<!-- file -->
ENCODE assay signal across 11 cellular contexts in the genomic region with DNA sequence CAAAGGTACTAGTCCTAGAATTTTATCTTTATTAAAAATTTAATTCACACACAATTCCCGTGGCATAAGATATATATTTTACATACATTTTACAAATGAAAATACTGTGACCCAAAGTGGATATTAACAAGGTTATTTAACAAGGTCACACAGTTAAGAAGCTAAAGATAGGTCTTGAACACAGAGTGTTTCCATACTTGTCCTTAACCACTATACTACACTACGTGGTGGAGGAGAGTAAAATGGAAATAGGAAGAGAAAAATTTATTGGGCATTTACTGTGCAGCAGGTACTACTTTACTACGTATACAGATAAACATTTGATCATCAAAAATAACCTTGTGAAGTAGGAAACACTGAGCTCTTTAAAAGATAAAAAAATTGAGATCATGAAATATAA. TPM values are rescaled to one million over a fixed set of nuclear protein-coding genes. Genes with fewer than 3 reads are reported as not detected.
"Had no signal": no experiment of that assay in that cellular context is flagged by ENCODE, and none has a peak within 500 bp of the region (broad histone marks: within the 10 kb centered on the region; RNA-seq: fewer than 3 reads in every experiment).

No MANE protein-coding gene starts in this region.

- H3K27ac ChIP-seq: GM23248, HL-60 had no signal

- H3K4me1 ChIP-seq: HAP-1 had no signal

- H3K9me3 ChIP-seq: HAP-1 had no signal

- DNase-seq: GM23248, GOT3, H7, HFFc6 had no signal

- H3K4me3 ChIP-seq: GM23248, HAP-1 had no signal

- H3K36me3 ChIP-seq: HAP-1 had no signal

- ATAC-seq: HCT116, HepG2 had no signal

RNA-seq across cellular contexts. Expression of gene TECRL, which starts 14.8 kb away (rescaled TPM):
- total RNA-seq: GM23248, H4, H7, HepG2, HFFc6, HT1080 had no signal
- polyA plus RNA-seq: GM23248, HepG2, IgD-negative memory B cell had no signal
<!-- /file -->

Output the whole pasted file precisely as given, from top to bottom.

ENCODE assay signal across 11 cellular contexts in the genomic region with DNA sequence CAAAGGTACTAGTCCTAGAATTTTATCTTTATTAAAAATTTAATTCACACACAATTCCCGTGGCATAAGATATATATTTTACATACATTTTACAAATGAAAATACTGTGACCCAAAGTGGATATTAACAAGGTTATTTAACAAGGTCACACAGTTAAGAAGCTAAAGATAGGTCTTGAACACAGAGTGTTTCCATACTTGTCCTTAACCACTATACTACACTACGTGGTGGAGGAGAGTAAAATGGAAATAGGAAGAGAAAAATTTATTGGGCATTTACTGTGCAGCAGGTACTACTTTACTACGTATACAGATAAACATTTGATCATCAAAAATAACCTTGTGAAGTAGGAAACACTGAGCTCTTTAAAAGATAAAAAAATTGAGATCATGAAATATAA. TPM values are rescaled to one million over a fixed set of nuclear protein-coding genes. Genes with fewer than 3 reads are reported as not detected.
"Had no signal": no experiment of that assay in that cellular context is flagged by ENCODE, and none has a peak within 500 bp of the region (broad histone marks: within the 10 kb centered on the region; RNA-seq: fewer than 3 reads in every experiment).

No MANE protein-coding gene starts in this region.

- H3K27ac ChIP-seq: GM23248, HL-60 had no signal

- H3K4me1 ChIP-seq: HAP-1 had no signal

- H3K9me3 ChIP-seq: HAP-1 had no signal

- DNase-seq: GM23248, GOT3, H7, HFFc6 had no signal

- H3K4me3 ChIP-seq: GM23248, HAP-1 had no signal

- H3K36me3 ChIP-seq: HAP-1 had no signal

- ATAC-seq: HCT116, HepG2 had no signal

RNA-seq across cellular contexts. Expression of gene TECRL, which starts 14.8 kb away (rescaled TPM):
- total RNA-seq: GM23248, H4, H7, HepG2, HFFc6, HT1080 had no signal
- polyA plus RNA-seq: GM23248, HepG2, IgD-negative memory B cell had no signal